Process again, tasting for a nice balance of the flavorings, until well combined, and dough is again balling up.

Either roll into 1/2-1 teaspoon size truffles, or refrigerate the ball of dough, if it is still a little crumbly, to make it easier to work with. Refrigerate or freeze until ready to serve. before serving, dust with a 1:1 mixture of cocoa and cinnamon (I put mine in an old spice shaker). These should keep for at least a week in the fridge, longer in the freezer...unless I come over!
Enjoy your cozy, warming treat...raw appetit!

Thursday, December 2, 2010

Raw Food Dinner January 19...Plus a preview with some tasty goodies Friday, December 3!

In the mood for a healthy treat? I'll be sharing some raw goodies - both sweet and savory - at Fresh Thymes Cafe in Wilmington during tomorrow night's Art Loop, from 5:30-8:30pm. Fresh Thymes is host to the beautiful work of local artist Kate Hunsinger. Great art and and raw treats - can Happy Hour get any better than that?

Wilmington already loves Fresh Thymes Cafe, and its proprietresses, Jane and Jenn, for their fabulous fresh, local, seasonal cuisine. Come by on January 19 for a 3-course, gourmet raw food dinner! I’ll be talking a little bit about how raw food can benefit your health…and serving up tempting appetizers, a phenomenal pine nut and zucchini lasagna, and a decadent – yet guilt free! – dessert. This dinner is perfect for folks with allergies – most raw food is naturally free of gluten, eggs, dairy, etc. – vegetarians, vegans, and anyone looking to try something new! If you already love raw food, think about how awesome it will be to go to a restaurant, be able to eat everything on the menu, and enjoy a meal that tastes incredible, and makes you feel GREAT! Call Fresh Thymes at 302-656-2026 to make your reservation, as space is limited. Email me at with questions...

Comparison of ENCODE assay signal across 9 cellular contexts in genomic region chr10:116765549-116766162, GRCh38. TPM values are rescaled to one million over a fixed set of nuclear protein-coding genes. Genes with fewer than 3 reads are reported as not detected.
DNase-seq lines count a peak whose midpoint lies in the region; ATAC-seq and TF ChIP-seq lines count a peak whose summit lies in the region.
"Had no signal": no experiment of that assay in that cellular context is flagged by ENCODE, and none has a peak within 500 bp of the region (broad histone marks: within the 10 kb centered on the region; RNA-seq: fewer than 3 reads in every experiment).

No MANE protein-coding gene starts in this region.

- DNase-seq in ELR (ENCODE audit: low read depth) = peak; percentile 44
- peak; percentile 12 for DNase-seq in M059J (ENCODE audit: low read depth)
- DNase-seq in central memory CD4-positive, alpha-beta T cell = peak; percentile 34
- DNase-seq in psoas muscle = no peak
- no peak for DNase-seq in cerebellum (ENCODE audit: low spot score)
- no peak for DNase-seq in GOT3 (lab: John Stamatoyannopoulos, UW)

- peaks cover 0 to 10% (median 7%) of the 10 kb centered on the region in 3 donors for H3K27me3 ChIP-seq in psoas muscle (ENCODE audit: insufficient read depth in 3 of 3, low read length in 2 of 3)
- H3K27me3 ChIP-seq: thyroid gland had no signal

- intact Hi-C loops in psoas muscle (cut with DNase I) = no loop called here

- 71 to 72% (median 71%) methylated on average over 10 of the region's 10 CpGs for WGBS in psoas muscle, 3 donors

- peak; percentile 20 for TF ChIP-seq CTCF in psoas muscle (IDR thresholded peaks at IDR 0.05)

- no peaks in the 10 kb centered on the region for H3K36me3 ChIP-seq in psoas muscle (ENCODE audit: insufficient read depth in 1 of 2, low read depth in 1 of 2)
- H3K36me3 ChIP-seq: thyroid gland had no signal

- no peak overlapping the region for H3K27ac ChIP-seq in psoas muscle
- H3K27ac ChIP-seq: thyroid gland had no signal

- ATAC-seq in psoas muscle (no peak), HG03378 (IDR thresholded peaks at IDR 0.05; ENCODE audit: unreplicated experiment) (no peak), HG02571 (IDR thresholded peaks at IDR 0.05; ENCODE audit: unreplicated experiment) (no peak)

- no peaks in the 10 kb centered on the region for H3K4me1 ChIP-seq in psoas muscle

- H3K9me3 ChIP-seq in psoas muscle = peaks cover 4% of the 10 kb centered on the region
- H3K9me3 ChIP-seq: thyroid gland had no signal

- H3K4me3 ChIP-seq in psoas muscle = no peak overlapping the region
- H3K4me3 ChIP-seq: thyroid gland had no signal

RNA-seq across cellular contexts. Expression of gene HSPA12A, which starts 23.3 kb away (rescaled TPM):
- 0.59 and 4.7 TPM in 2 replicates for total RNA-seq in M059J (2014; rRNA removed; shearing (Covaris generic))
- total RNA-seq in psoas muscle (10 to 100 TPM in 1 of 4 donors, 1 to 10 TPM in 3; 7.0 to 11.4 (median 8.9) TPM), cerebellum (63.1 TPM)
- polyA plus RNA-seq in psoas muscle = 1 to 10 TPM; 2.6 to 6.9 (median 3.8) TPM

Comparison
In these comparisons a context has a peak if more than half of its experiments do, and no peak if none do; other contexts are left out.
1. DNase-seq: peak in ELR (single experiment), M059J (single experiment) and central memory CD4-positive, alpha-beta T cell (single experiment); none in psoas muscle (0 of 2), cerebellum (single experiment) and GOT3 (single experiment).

3-Course Raw Food Dinner

Wednesday, January 19


$40 per person

Fresh Thymes

1836 N. Lovering (Lincoln & Lovering)

Wilmington, DE 19806

Saturday, November 20, 2010

What's for Thanksgiving? Butternut Squashage Lasagna, of course!

I'm still working on my recipe for Thanksgiving this year (better hurry!), and the other night I put this together...still need to tweak it before I post the recipe, but it was delicious! I'm calling it Butternut Squashage Lasagna...a butternut squash puree, with sage & walnut "sausage" bits, and a cashew shallot cream sauce. The "noodles" were thinly sliced & marinated turnip. The flavors all blended really nicely together, and the squash actually came out more delicious than I expected...YUM!
And a bonus....yesterday I added some water to the remaining squash, and threw it in the blended with the rest of the cashew sauce...and voila! Butternut Squash bisque for lunch!

Saturday, November 13, 2010

Raw...and EASY!...Banana-Chocolate Cream Pie

I had a little hankering for a yummy dessert the other day, and I pulled this one together really quickly...its kind of a cheat, because it is more or less simple banana ice cream with a simple crust...but who cares, it was tasty! I try to always have several frozen bananas on hand, as they are great for smoothies, shakes, name it. Here is a fancier looking, but easy way to use them! Always peel and break bananas into chunks before you freeze them in an airtight container. Here's how to make the pie...

First, make the crust:
1 1/2 cups of almonds, ground into a coarse flour